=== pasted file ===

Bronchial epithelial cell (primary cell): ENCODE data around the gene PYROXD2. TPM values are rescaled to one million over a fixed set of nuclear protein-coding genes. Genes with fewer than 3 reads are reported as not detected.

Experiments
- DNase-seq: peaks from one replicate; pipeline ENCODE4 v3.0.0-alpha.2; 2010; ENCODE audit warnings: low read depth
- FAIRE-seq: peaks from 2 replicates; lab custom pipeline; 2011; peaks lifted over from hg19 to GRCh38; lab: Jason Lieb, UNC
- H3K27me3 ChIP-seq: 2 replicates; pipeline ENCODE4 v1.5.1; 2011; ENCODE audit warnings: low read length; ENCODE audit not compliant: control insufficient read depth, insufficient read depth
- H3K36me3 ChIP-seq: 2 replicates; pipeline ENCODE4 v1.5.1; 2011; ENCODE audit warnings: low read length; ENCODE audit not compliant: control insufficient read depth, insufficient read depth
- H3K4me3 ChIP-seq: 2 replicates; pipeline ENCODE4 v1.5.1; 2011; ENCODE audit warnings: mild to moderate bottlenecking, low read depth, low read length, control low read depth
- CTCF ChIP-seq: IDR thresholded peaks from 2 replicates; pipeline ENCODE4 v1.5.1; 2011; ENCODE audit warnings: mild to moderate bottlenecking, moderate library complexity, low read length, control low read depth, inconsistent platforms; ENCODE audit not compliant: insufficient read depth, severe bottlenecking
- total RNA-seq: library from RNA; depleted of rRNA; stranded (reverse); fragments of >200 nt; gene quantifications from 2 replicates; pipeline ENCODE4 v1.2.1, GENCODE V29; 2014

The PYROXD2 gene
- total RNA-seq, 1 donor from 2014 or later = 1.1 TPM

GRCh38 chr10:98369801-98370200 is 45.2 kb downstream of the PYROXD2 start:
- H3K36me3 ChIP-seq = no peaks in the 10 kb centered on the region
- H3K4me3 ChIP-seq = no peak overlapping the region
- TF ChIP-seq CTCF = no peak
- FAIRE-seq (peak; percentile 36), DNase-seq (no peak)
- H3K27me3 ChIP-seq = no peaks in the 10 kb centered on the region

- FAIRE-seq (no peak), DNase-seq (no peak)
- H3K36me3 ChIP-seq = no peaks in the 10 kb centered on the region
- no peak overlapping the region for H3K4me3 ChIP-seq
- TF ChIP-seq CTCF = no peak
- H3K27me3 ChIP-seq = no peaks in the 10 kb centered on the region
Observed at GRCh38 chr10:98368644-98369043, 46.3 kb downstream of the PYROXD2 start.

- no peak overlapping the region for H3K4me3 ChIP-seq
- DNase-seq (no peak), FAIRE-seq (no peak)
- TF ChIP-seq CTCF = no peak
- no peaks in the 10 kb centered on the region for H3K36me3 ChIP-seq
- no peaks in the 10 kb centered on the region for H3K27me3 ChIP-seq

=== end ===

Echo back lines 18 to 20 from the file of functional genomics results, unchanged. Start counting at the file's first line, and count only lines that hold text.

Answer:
- FAIRE-seq (no peak), DNase-seq (no peak)
- H3K36me3 ChIP-seq = no peaks in the 10 kb centered on the region
- no peak overlapping the region for H3K4me3 ChIP-seq